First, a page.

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Assessing Therapist Success-Reply

A. Thomas McLellan, PhD; George Woody, MD
Arch Gen Psychiatry. 1987;44(2):195-196. doi:10.1001/archpsyc.1987.01800140107022.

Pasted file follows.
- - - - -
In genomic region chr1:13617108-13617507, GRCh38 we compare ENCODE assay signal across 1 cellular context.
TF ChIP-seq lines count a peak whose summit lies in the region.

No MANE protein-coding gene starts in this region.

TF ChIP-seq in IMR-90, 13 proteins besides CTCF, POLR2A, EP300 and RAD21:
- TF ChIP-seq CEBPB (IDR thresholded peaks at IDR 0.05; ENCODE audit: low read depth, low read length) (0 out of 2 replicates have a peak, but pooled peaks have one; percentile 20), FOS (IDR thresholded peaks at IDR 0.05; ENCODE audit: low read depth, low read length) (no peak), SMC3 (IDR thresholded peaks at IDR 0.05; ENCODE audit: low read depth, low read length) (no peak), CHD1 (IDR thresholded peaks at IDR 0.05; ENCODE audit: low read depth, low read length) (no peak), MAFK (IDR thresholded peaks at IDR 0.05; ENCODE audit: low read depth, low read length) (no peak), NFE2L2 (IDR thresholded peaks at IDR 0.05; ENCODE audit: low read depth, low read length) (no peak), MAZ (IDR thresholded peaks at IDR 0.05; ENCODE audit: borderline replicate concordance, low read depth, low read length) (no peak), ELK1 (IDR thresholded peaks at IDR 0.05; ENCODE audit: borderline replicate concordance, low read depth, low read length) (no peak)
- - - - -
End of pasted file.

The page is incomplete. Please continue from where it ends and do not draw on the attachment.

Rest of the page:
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In Reply.—  We thank Dr Murphy for his careful reading of our report, in which we described differences among therapists in the outcomes of their caseloads. These differences were based on a study in which patients were randomly assigned to welltrained therapists who performed manual guided therapy. Dr Murphy has raised technical issues about data analytic strategy that have been debated by statisticians for years. This debate is necessary and underscores the need for multiple forms of analysis and, of course, replication. Regarding the subjects and selection, there are several subsets based on available data. The total sample was 110 subjects, randomly assigned to the three treatment conditions, who stayed in treatment a minimum of three sessions and were located for seven-month follow-up. The data in Table 1 refer to the randomly assigned caseloads of three therapists from each group with the largest caseloads (as stated on page 603). Therapists with caseloads


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